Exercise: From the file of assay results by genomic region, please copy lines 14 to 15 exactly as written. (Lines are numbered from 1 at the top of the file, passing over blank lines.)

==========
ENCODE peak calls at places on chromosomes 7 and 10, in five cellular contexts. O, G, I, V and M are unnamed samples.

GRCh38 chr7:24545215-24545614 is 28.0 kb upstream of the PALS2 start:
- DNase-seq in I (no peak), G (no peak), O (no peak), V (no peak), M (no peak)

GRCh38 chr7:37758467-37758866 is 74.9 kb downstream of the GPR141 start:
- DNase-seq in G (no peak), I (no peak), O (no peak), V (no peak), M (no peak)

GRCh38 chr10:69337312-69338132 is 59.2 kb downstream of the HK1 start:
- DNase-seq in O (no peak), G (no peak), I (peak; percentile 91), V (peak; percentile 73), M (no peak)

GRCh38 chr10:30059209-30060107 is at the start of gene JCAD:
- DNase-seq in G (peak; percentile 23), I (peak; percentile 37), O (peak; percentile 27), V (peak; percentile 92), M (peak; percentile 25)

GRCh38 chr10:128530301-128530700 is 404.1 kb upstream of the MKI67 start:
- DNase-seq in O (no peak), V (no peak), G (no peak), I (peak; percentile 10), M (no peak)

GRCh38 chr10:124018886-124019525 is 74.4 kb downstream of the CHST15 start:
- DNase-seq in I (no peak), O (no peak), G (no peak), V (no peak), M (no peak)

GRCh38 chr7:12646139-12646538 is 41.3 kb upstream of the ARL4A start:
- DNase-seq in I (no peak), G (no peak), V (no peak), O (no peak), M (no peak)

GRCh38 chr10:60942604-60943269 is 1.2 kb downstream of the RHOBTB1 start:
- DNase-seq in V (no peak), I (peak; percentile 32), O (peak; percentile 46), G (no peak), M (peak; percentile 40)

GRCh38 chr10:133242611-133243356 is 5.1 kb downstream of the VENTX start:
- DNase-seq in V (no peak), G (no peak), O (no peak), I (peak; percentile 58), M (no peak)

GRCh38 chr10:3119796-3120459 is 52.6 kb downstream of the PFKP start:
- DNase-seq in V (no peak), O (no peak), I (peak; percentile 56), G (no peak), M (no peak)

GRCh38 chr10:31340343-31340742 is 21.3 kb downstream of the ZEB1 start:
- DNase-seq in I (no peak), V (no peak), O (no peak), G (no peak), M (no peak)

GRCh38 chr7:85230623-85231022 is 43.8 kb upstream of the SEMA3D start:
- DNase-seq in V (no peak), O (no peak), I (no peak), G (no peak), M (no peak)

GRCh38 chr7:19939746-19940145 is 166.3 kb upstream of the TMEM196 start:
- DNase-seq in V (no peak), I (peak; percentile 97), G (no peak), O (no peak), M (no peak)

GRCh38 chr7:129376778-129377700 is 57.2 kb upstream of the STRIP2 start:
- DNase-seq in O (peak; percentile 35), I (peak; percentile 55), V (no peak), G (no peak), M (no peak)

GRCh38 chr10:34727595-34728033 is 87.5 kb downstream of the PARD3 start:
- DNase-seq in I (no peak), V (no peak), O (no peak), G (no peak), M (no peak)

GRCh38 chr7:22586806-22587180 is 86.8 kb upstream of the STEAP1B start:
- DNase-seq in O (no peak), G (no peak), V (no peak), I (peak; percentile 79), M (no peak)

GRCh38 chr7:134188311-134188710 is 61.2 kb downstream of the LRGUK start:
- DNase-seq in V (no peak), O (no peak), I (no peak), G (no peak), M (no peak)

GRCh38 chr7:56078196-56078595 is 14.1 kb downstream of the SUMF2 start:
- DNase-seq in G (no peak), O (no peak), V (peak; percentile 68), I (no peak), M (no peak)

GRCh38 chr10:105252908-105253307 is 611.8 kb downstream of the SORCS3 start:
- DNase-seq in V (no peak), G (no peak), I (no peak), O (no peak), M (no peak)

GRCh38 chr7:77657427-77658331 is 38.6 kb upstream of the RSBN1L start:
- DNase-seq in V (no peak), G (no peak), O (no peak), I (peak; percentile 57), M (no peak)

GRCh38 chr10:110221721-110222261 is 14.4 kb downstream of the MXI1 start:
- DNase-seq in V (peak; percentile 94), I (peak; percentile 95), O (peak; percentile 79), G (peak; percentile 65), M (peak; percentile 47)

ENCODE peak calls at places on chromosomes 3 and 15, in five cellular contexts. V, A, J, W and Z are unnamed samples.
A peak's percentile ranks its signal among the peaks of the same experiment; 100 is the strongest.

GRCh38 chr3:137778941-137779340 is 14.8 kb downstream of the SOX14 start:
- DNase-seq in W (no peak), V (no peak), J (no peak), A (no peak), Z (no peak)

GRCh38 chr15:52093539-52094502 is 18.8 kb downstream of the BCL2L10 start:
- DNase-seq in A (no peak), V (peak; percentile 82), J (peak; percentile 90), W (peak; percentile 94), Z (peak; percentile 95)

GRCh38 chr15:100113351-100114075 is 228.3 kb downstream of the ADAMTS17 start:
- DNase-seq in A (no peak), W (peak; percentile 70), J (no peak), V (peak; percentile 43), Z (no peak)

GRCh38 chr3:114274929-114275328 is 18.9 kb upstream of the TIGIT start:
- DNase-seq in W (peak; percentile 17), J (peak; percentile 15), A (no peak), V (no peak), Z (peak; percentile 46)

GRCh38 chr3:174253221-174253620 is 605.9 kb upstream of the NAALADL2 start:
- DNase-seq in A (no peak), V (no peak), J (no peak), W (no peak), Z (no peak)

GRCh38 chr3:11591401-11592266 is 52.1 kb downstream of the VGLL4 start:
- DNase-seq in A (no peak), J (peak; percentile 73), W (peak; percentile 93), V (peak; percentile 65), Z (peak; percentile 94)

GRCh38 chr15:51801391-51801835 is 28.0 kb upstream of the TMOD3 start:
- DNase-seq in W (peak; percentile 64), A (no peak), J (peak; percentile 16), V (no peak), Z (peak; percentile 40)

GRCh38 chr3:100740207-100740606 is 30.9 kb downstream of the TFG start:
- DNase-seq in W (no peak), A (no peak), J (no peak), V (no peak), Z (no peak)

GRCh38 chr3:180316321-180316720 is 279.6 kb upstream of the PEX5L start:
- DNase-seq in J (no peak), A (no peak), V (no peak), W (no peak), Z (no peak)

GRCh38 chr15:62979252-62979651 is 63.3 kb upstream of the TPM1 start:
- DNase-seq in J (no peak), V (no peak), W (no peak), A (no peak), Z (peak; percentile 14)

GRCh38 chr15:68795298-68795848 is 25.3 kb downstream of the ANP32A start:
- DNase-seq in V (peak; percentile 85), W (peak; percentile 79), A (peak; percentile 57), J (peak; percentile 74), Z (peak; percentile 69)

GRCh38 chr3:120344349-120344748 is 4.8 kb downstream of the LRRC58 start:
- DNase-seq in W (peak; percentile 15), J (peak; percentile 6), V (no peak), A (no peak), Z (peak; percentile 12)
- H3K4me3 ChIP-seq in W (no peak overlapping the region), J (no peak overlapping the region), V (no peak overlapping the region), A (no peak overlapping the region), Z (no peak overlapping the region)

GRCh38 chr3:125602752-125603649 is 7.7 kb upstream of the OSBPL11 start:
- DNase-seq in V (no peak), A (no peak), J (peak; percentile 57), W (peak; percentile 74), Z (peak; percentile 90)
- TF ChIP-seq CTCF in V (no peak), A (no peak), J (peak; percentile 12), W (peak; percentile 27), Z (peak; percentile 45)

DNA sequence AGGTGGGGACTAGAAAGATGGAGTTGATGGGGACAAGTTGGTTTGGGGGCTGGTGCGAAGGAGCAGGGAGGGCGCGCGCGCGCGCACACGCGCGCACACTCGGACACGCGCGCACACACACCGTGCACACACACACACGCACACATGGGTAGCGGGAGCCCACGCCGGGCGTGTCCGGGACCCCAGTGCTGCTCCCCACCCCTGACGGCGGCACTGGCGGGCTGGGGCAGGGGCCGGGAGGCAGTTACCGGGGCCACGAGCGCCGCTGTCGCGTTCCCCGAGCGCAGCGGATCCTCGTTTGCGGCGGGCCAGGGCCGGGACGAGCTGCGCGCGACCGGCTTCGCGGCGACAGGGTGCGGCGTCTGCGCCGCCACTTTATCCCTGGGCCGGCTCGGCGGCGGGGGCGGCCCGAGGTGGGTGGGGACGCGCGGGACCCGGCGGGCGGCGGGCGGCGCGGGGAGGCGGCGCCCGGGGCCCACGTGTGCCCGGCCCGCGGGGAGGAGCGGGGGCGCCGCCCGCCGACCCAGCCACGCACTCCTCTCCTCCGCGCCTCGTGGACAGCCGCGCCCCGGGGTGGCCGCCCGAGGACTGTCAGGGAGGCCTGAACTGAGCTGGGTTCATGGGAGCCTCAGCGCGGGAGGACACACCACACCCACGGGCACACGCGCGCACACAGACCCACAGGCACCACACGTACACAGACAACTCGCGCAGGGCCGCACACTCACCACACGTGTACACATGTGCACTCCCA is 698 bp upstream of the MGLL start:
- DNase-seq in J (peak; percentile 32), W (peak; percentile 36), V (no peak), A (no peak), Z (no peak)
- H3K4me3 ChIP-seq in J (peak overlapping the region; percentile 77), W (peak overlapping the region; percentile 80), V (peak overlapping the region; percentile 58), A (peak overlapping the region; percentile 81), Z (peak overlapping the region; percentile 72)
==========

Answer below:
GRCh38 chr7:12646139-12646538 is 41.3 kb upstream of the ARL4A start:
- DNase-seq in I (no peak), G (no peak), V (no peak), O (no peak), M (no peak)